Travel invariably involves human physical interaction; electronic communication does not. So here we have two highly developed elements of everyday life, one creating a global problem while the other seeks to help mitigation.
The solution for many is to isolate within their household and use electronic means of communication wherever possible. An exception to this is in the farming world, where families can enjoy their own work and rural space, speak to their neighbours over the dyke and largely carry on as before.
However, sustainable food production is now under the spotlight, though it is sad that it takes a pandemic to highlight the shoogly peg on which it hangs. Still struggling with the effects of Brexit on much of the farming workforce, along comes Covid-19 to further emphasise the vulnerability of food production as structured in Scotland today.
The last global threat creating an emergency in food production was World War Two in the early 1940s. Eighty years ago, the labour shortage caused by men from the labour-intensive farming industry being called up to the war was filled by the land army. Women from towns and cities harnessed the horses, drove the tractors, milked the cows, mucked the byres, thinned the turnips, picked the tatties and made a huge contribution to feeding the nation. And they loved it, as my mother, mother-in-law and many of their friends did!
Did we learn anything from this in developing trends toward agriculture today? Not a lot, it seems! Scale up simply means scale down. As farms and machinery increase in scale, farming opportunities and the labour force decrease. Labour-intensive areas of farming do still exist, notably in fruit and vegetable production. However, rather than food security increasing, it decreases in direct response to fewer people being permanently engaged in producing such crops.
At a time when fruit and veg are stressed as key constituents of a healthy diet, production of soft fruits and vegetables is now under threat from sheer lack of labour to help grow and harvest the highly valued products – key elements of a sustainable food supply for the nation. This demonstrates nothing short of tragic lack of leadership foresight, when personal interest and ambition seemed to overrule common sense.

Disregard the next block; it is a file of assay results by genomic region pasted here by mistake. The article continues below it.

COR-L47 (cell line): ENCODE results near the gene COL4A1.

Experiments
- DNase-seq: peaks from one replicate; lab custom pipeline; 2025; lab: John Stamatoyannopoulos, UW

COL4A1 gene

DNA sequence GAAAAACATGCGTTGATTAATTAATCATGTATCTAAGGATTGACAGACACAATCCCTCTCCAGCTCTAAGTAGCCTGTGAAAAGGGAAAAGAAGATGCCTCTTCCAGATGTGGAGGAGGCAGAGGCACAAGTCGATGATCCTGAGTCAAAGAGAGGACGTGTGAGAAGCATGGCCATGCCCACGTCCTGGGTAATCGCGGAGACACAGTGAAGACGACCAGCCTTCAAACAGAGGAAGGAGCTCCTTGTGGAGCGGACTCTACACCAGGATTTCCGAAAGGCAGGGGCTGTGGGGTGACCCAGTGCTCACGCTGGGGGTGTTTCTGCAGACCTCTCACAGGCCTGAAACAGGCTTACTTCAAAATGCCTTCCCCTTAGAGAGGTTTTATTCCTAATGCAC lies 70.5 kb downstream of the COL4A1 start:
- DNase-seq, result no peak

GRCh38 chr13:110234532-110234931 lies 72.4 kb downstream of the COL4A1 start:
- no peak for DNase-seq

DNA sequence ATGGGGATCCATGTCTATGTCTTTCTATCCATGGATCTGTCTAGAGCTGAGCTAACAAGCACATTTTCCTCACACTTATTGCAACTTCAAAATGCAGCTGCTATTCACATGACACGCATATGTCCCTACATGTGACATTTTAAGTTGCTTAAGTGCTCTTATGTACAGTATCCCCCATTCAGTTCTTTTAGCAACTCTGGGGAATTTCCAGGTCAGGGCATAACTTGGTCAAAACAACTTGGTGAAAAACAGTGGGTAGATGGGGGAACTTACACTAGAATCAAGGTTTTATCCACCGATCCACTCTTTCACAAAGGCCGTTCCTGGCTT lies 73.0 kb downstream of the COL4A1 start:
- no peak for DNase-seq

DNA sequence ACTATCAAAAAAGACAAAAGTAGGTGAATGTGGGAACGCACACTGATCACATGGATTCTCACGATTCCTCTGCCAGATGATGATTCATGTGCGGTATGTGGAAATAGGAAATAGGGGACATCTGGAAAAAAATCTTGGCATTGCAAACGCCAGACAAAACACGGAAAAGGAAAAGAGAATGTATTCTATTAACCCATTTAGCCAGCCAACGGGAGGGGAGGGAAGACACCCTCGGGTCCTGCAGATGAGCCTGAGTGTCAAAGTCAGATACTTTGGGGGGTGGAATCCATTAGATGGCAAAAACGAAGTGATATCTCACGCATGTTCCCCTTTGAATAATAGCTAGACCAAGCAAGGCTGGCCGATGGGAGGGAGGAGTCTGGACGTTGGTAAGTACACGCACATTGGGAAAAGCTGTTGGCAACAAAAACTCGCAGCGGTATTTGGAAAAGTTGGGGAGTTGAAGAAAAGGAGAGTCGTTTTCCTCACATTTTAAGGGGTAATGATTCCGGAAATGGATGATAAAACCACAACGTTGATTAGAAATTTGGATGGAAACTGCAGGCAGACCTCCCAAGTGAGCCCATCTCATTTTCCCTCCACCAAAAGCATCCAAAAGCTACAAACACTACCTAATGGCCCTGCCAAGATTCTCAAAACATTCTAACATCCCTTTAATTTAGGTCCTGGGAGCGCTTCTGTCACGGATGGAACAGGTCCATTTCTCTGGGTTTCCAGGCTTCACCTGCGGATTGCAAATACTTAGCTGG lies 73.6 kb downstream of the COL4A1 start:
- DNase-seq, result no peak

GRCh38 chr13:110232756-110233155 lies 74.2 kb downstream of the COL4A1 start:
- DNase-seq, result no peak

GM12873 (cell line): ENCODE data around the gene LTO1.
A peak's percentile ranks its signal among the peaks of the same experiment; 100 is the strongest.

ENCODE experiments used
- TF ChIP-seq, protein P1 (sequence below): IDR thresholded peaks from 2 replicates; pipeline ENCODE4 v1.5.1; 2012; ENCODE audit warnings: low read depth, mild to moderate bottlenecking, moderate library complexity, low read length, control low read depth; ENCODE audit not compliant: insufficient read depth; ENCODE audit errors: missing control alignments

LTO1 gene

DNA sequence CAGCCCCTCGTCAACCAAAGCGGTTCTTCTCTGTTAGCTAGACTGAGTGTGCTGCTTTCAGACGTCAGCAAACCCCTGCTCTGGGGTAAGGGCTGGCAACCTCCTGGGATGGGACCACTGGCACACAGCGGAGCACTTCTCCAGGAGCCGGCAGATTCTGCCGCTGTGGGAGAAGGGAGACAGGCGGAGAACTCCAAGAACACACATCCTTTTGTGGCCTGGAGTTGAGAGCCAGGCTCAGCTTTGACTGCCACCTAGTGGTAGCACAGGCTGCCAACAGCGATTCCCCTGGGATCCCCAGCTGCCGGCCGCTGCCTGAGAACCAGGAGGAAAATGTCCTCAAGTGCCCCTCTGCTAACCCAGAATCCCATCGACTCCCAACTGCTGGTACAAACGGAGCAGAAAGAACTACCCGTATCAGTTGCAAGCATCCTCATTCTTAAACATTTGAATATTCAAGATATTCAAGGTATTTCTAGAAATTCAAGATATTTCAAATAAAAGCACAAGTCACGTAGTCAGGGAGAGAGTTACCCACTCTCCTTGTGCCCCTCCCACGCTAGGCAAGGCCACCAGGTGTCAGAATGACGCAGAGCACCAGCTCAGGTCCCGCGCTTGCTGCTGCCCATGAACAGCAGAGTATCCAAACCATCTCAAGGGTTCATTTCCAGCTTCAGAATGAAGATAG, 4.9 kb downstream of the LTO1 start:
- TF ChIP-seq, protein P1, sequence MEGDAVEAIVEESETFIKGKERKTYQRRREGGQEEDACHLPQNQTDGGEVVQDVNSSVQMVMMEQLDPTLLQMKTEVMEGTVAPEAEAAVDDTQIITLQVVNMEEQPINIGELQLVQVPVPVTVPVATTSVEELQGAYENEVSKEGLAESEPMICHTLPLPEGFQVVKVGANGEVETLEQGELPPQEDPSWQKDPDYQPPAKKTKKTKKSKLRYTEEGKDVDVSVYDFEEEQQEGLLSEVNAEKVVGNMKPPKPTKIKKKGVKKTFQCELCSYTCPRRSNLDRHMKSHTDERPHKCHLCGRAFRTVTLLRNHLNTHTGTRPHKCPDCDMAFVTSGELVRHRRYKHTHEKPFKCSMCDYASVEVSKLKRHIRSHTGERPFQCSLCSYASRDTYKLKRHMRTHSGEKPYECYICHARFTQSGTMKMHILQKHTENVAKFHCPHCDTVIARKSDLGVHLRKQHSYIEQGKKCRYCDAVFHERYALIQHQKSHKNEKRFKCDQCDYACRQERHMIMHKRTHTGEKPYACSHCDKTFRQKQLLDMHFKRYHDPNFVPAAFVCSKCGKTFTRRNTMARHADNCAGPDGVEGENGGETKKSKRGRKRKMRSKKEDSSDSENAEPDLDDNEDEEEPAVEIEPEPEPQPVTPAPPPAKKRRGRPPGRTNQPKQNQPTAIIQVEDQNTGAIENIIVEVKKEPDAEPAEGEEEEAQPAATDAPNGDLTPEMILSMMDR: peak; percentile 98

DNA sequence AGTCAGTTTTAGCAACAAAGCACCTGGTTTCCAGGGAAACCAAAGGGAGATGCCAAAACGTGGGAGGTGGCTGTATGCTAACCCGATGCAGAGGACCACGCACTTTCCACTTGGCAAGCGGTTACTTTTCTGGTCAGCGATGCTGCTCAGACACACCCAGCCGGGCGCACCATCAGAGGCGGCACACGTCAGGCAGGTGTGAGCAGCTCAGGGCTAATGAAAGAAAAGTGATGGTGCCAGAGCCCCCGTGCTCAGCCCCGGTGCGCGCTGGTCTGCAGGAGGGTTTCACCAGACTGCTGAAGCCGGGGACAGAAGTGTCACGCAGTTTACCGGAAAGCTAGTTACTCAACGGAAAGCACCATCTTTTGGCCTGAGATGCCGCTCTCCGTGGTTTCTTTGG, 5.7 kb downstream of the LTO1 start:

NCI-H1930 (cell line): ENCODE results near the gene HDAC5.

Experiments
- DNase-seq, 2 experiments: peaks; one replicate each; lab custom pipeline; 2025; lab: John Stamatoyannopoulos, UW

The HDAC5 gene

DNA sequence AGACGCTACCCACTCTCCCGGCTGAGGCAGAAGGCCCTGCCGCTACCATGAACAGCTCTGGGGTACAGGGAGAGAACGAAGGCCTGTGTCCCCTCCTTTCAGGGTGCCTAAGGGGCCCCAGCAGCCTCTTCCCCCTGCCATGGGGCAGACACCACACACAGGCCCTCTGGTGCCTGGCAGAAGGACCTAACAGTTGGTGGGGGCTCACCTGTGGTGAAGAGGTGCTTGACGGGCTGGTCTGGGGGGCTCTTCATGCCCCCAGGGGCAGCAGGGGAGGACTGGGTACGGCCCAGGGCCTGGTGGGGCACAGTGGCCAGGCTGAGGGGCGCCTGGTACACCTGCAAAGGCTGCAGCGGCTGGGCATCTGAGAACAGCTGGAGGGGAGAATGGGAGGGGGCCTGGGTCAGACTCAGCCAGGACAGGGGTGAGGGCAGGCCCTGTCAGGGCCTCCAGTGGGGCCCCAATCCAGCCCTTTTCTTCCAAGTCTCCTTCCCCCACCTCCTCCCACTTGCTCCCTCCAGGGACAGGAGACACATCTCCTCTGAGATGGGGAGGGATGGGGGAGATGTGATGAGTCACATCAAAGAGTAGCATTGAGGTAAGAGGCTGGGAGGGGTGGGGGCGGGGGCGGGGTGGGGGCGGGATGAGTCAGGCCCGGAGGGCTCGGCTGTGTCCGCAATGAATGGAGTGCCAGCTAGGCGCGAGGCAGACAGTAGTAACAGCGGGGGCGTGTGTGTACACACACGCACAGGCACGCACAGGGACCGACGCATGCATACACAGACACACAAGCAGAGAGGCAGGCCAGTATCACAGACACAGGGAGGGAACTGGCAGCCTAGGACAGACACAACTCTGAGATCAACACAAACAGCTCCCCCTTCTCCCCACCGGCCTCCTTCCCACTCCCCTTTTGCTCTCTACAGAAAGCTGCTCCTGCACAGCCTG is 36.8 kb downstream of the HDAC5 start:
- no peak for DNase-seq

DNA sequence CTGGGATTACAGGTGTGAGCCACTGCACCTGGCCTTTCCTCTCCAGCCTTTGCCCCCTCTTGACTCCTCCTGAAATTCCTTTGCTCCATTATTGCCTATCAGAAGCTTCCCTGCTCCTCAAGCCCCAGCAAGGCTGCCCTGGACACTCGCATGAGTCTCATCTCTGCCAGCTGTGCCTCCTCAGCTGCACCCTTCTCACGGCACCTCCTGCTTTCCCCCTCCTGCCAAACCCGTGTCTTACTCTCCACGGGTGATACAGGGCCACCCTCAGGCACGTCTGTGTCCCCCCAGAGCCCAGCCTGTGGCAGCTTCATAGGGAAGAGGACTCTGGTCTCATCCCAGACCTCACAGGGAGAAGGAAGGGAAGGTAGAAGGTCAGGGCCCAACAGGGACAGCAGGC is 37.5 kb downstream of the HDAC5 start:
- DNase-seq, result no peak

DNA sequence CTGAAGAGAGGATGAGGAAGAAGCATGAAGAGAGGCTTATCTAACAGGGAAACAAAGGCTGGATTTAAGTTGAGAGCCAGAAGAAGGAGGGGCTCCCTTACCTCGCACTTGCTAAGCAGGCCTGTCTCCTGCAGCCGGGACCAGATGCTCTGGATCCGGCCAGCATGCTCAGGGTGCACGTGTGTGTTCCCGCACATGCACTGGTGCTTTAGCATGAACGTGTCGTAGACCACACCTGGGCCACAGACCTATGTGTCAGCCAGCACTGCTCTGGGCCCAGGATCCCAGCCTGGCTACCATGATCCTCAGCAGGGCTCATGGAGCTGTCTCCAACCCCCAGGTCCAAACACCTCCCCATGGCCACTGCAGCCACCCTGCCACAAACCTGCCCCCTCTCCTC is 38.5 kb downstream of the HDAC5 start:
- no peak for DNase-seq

Post-war, labour was driven from towns and cities to harvest fruit and vegetables.
There’s an old adage, don’t ask anyone to do what you would not do yourself. How many of those farmers and their families who thrived on such labour would have swapped places with those arriving on a lorry or an old bus to bend their backs for the day, then home in the evening to wherever they came from?
How many of those farmers today would leave their families, travel 1000 miles or more across Europe to spend their working life in temporary accommodation bending their back daily for some enterprising farmer in eastern Europe?
Now with the pandemic rife, there is a call to have such labour flown in to rescue key ingredients of this year’s Scottish food supply. It is simply tragic that no heed was ever paid to the lesson of war that land and people are the essentials of food production. The more of both permanently engaged, the more secure food production shall be.
Progressing ever deeper into the grip of coronavirus, the importance of isolation is becoming clear. As it happens, farming is one of the few production industries which can function while those engaged maintain life in isolation.
Consider the life of the relatively few in farming. Your own house in the country, your workplace around you, your own boss while producing what you like producing. Compare the life of the overwhelming majority. Isolation means no work unless onscreen, little freedom outside your four walls, little chance for children to play outdoors. Cabin fever and then some!
Post-war farming scaled up, but, in so doing, messed up!
If we really want food security and a sustainable society then we must maximise opportunities to enjoy rural Scotland and a farming lifestyle such as we have never allowed before.
This content was originally published here.